via NJ, April 2, 2014
Tying up George Washington Bridge traffic isn’t the only way the Christie administration toyed with New Jersey motorists last year. With a stroke of his pen, Gov. Chris Christie vetoed legislation that would have held trucking companies accountable for illegally misclassifying workers as independent contractors — a rampant problem in the industry.
Christie’s gift to trucking industry lobbyists robs New Jersey truck drivers of millions in wages and benefits, and costs taxpayers millions in revenue each year — an estimated $4.2 million in unemployment insurance contributions from misclassified port truck drivers alone.
In New York, meanwhile, Gov. Andrew Cuomo signed into law the New York State Commercial Goods Transportation Industry Fair Play Act, making New York the first state to adopt misclassification protections specifically for the trucking industry. The law, which goes into effect this month, creates a straightforward test for determining drivers’ status and includes meaningful civil and criminal penalties against employers who purposely misclassify drivers. The new law could boost wages and protections for some 28,000 misclassified truck drivers, including many employed by industry giants such as FedEx Ground.
New York’s law makes sense because so much more than the truck drivers’ livelihoods is at stake. Independent contractor misclassification, also known as payroll fraud, drains New York’s coffers of much-needed tax revenue.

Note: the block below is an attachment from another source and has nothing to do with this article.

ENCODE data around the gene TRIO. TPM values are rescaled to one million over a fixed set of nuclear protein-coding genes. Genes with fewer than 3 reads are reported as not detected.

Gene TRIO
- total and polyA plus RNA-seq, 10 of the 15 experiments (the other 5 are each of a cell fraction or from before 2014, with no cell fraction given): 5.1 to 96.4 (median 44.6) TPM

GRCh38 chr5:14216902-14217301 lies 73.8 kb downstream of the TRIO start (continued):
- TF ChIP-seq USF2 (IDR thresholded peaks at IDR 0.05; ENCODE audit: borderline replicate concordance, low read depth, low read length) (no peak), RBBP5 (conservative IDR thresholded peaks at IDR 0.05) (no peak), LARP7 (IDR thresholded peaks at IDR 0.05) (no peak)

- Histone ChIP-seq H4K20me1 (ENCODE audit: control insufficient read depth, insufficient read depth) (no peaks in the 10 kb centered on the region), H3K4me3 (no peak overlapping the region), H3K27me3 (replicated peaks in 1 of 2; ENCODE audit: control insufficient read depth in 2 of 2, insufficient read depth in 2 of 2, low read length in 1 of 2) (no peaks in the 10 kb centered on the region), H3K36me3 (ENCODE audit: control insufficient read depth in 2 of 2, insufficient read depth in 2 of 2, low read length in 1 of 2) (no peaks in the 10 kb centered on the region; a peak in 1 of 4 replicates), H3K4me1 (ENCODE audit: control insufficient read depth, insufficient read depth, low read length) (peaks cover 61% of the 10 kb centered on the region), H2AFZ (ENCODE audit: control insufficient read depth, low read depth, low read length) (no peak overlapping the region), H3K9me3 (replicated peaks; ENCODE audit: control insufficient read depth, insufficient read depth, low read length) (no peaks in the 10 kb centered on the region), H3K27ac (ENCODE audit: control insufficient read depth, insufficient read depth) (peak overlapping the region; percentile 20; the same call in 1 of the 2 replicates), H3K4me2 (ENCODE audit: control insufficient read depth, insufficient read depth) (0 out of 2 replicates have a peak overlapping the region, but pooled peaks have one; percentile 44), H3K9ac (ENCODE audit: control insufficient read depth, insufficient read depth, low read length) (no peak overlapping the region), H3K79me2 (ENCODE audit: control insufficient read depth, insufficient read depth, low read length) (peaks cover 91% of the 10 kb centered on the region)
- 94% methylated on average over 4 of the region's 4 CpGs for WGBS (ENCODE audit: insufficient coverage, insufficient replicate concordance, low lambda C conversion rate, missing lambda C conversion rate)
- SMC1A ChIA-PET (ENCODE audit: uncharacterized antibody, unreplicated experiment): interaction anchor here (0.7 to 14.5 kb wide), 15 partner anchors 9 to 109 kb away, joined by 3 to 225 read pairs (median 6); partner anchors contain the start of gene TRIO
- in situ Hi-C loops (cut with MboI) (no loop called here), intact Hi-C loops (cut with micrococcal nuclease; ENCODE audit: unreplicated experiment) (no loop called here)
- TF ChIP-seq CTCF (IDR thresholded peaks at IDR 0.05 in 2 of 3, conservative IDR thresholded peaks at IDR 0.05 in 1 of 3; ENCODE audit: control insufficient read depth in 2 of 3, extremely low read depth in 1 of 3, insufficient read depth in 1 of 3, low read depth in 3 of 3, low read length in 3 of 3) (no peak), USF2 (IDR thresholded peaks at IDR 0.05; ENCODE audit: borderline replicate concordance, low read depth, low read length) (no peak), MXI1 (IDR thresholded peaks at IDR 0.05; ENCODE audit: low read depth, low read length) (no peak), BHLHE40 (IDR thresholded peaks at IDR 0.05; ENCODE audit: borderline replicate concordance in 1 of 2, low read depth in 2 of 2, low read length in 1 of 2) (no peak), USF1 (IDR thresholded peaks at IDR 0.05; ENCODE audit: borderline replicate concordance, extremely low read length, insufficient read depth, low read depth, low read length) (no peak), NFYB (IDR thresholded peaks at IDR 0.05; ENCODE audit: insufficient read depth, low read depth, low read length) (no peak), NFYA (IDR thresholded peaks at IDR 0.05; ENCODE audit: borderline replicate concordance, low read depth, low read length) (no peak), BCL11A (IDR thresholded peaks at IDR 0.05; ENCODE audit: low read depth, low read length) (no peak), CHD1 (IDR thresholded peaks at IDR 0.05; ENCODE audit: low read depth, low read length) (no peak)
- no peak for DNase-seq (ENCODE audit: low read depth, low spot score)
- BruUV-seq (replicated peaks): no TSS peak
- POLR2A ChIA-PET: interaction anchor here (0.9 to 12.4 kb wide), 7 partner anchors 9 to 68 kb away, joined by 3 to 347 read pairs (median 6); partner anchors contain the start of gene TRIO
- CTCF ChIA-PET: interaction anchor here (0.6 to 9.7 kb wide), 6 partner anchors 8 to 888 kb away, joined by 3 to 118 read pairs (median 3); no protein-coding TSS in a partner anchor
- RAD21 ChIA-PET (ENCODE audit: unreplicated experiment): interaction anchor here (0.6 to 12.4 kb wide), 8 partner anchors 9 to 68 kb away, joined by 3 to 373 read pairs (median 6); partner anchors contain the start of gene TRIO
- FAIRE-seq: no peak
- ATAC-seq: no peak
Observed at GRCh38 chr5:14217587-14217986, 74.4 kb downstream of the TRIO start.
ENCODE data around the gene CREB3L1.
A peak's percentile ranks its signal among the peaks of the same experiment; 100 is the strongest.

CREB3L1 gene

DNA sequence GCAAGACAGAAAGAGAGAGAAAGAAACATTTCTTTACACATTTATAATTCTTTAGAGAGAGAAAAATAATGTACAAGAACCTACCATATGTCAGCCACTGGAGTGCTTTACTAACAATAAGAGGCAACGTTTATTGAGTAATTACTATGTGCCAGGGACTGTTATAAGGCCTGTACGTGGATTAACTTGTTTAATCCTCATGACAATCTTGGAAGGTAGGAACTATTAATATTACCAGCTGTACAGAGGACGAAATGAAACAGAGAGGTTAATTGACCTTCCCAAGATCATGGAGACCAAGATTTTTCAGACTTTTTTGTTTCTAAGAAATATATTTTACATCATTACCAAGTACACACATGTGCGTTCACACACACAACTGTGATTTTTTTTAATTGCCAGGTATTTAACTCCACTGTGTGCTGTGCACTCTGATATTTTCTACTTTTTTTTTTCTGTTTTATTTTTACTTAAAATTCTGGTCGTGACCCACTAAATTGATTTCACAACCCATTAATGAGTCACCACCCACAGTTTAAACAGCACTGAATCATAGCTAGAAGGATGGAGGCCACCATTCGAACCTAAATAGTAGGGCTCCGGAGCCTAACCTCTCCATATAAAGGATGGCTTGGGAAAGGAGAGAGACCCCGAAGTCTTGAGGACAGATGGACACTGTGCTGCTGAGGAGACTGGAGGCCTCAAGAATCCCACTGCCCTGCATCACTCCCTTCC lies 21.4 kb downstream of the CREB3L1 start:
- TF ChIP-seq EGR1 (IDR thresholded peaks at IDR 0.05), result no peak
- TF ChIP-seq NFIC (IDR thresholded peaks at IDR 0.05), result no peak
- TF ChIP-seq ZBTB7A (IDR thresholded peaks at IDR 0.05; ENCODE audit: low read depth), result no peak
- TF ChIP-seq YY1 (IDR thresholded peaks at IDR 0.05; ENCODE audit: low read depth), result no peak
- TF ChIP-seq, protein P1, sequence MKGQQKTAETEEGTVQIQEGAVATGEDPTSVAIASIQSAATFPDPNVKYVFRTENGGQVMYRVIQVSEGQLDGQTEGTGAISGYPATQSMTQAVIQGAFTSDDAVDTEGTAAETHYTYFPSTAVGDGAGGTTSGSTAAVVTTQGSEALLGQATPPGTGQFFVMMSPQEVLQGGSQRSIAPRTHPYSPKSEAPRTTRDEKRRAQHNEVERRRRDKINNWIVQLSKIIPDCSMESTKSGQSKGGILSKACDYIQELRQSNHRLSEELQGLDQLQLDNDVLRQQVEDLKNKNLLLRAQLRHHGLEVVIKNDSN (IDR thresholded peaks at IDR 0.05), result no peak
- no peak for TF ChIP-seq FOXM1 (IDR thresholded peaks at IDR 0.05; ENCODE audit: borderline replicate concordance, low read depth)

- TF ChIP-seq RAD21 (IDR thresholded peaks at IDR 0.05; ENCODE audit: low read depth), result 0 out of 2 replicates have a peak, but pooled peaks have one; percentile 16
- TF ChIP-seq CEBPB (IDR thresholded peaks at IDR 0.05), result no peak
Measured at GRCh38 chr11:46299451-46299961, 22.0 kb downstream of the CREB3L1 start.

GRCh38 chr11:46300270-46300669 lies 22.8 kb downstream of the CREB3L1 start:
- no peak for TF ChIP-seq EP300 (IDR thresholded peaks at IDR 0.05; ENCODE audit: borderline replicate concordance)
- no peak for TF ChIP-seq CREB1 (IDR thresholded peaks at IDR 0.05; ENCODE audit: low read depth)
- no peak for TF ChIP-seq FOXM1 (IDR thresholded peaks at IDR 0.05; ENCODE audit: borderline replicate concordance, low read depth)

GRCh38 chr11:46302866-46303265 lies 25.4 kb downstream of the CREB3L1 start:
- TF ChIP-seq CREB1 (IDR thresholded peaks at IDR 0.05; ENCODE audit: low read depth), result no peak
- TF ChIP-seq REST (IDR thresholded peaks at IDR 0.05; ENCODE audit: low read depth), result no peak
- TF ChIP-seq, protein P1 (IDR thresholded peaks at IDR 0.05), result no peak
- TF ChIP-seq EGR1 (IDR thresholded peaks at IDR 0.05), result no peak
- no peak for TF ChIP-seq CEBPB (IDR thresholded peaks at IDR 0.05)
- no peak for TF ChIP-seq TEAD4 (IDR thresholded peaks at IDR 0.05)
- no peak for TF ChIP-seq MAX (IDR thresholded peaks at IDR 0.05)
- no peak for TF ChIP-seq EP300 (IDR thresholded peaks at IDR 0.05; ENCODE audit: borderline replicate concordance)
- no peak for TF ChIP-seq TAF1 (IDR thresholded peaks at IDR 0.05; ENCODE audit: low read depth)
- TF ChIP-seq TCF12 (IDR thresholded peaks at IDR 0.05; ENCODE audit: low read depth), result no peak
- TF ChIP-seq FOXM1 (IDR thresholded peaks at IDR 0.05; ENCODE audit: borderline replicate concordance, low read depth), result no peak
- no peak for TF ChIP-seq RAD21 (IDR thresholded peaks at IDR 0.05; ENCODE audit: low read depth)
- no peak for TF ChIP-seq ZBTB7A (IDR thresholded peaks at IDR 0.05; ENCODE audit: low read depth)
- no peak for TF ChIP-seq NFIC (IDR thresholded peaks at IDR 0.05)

A similar measure aimed at the construction industry passed in 2010 and has already helped New York recover millions of dollars in unpaid wages, state and local taxes, unemployment insurance contributions and workers’ compensation premiums.
New York’s law also levels the playing field for law-abiding employers who are being undercut by firms that illegally suppress their labor costs. The new law raises up responsible trucking companies that offer good wages and benefits and will now be better able to fairly compete for contracts and grow their businesses. Christie’s veto, on the other hand, hurts New Jersey companies that do right by their employees and play by the rules.
A new report shows 49,000 of the nation’s 75,000 port truck drivers are misclassified as independent contractors — and that by treating employee drivers as independent contractors, companies are violating numerous state and federal laws concerning wage-and-hour standards, income taxes, unemployment insurance, organizing, collective bargaining and workers’ compensation.
The companies that engage in this illegal misclassification scheme save up to 30 percent of their payroll costs because they make workers bear the entire burden of payroll taxes and of workers’ compensation liability. They also shift many of their business costs to their workers by making them “buy” their trucks from the companies through hefty payroll deductions, as well as forcing them to shoulder maintenance and operating costs that can bring wages below the minimum required.
Truck drivers have gone from pillars of the nation’s middle class to symbols of its rising income inequality. When New York’s Fair Play Act goes into effect this month, it will restore hope that jobs in the trucking industry can once again deliver decent paychecks and begin to build back New York’s middle class. But in New Jersey, truck drivers and taxpayers aren’t so lucky.